St. Cloud, Minnesota
The Central Minnesota city of St. Cloud has a storied, boozy history.
The university town’s love of beer began more than 150 years ago, in the late 1860s, when seven breweries served a population of about 5,000 in Stearns County. But, like in many beer hubs, Prohibition forced the brewing industry to nearly disappear.
The government’s attempts during the ’20s to stifle the thirst of German immigrants and Catholic monks—who ran the area’s largest distillery in the St. John’s University chemistry lab—failed miserably, and the moonshine revolution saw Al Capone buy vast amounts of contraband from hundreds of local producers and ship them from coast to coast.
The Cold Spring Brewery was one of the survivors. Founded in 1874, the facility’s location on a fresh spring helped it endure Prohibition by selling mineral waters and famous Red Star Tonic. Eventually, Cold Spring began to brew on a contract basis, which remains the majority of their business today.
An area that once boasted a brewery for every 700 people, St. Cloud has been slow to join the latest malt-and-hop revival… but bright spots have appeared on the prairie. Mark Opdahl is co-proprietor of Chop Liver LLC, the group behind the highly successful St. Paul Summer Beer Fest. This January, he organized the first St. Cloud Craft Beer Expo, which brought more than 40 breweries to the downtown convention center—organizers even had to turn away 500 patrons at the door.
If you do find yourself in the area—just an hour’s drive from the Twin Cities—be sure and stop at these places for a pint, tour or off-sale bottle.
The White Horse
With a global menu (think palak paneer alongside a lengthy list of burgers and sandwiches), a welcoming staff and an owner with a wicked mustache, this bar features a solid bottle selection and the only Surly taps in town. Free peanuts and popcorn, classy décor and your best opportunity to find salty live tunes all make this bar one of St. Cloud’s most accommodating spots.
Cold Spring Brewery
This former brewer of Gluek and Billy Beer recently ended production of its latest attempt at craft beers. The site’s history, however, along with its friendly staff and sophisticated production process (Cold Spring continues to contract brew for 21st Amendment), makes this stop well worth your time. Call ahead for a tour of their mammoth production line in action.
House of Pizza
The hosts of this house offer the best pies in town and kindly pair them with craft brews. Eleven taps range from Leinenkugel and Stella, to Fat Tire, Deschutes and Odell’s. They know beer, and they’ve nearly perfected American-style pizza.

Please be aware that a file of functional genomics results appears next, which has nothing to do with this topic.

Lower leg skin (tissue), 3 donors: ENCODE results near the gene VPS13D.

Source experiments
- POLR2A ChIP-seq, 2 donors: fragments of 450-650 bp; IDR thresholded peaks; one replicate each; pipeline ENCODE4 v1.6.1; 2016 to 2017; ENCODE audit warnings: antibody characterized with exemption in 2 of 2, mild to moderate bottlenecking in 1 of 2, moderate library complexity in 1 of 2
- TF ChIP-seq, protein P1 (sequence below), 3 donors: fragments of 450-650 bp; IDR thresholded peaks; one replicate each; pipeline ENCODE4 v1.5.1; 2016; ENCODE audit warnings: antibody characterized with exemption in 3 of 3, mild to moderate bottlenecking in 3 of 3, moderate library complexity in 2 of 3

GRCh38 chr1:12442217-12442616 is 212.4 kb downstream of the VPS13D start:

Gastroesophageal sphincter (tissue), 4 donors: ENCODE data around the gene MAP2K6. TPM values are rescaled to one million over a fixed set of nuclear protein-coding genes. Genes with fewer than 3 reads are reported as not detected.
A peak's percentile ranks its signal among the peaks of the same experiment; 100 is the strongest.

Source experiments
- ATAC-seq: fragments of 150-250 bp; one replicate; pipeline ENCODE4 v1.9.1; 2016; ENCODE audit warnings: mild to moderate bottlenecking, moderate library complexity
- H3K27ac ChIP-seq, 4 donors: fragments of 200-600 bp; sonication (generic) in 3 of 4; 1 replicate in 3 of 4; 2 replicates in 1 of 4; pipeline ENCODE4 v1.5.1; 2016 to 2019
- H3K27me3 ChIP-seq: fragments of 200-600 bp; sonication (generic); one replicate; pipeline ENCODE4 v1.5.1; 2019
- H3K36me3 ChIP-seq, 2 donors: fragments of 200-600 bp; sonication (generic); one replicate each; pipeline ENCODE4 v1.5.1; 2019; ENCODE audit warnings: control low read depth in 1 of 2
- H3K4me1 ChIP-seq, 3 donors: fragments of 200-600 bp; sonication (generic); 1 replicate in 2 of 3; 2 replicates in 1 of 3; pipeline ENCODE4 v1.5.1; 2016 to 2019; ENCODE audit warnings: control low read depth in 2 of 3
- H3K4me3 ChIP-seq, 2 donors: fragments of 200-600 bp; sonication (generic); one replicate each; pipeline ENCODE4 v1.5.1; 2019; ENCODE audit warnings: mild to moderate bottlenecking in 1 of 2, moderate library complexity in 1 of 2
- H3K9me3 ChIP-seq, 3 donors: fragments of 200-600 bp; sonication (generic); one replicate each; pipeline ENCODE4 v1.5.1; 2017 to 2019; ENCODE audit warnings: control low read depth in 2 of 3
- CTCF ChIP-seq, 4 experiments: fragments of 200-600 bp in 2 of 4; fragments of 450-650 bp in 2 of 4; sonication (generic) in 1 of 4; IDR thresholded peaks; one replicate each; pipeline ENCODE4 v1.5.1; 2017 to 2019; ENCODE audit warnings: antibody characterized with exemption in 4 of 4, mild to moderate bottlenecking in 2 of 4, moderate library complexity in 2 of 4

The Tavern on Germain [closed]
A few Bell’s brews are standard in the Tav’s best-in-town draft selection, which recently included Odell’s Avant Peche. Imperial tap offerings for dollars below big-city prices are common, and the barkeeps are happy to talk beer. Avoid weekend nights, as the Tav becomes a loud and rowdy spot, partially due to its neighbor nightclub, The Rox.
The Veranda Lounge
22 5th Avenue S, ppfive.com
Catch live music at The Veranda Lounge, which adjoins the larger venue Pioneer Place. The beer list spans upwards of 35 bottles—don’t miss Minnesota-brewed Finnegans Irish Amber. For a true touch of class, find a famous urinal named “The King” on the second floor.
2001 Frontage Road N, Waite Park, antonsrestaurant.com
Located along the Sauk River in a building that used to be a speakeasy, Anton’s features skillfully prepared seafood, a professional staff and one of the best Scotch lists in the state. Deschutes and Summit beers are just a few of the tap offerings.
Granite City Food & Brewery
This flagship brewpub—named after the town’s history as a source for the stone—opened in the summer of 1999, but has since opened locations throughout the Midwest. Don’t miss their Double Vision Pale Ale or Batch 1000, an Imperial IPA.
McCann’s Food and Brew Pub [closed]
A St. Cloud staple for 15 years, McCann’s offers a half-dozen beers all year and a few seasonals brewed on-site. Deep Seven IPA is a year-round favorite. This year’s Red Sky Rye Ale takes the top prize, while a winter version of their Oatmeal Stout does a better job of warming bellies, at 8-percent ABV.
It’s a lot like the Old Chicago franchise in every Southern/Midwestern town: a strong variety of crafts and imports, including the recent offering of Odell’s Myrcenary, and sports games you can watch, but can’t hear. Macros dominate their 35 taps, but look for local go-to’s like Schell’s and Grain Belt (a Schell’s contract brew), as well as rotating beers from Bell’s.
Cork & Cask
Located inside The Grande Depot, a restored railroad stop on Highway 23 just outside St. Cloud, Cork & Cask offers a fine selection of singles and imports at stellar prices. If you’re looking for an easy stop for craft beer west of the Twin Cities, this is your place.
Westside provides a beer lover’s manna in the prairie of Central Minnesota. Management has been instrumental in organizing local events. Thousands of craft choices and an informed staff combine to create a pit of beer-browsing quicksand—be prepared for a long stop. ■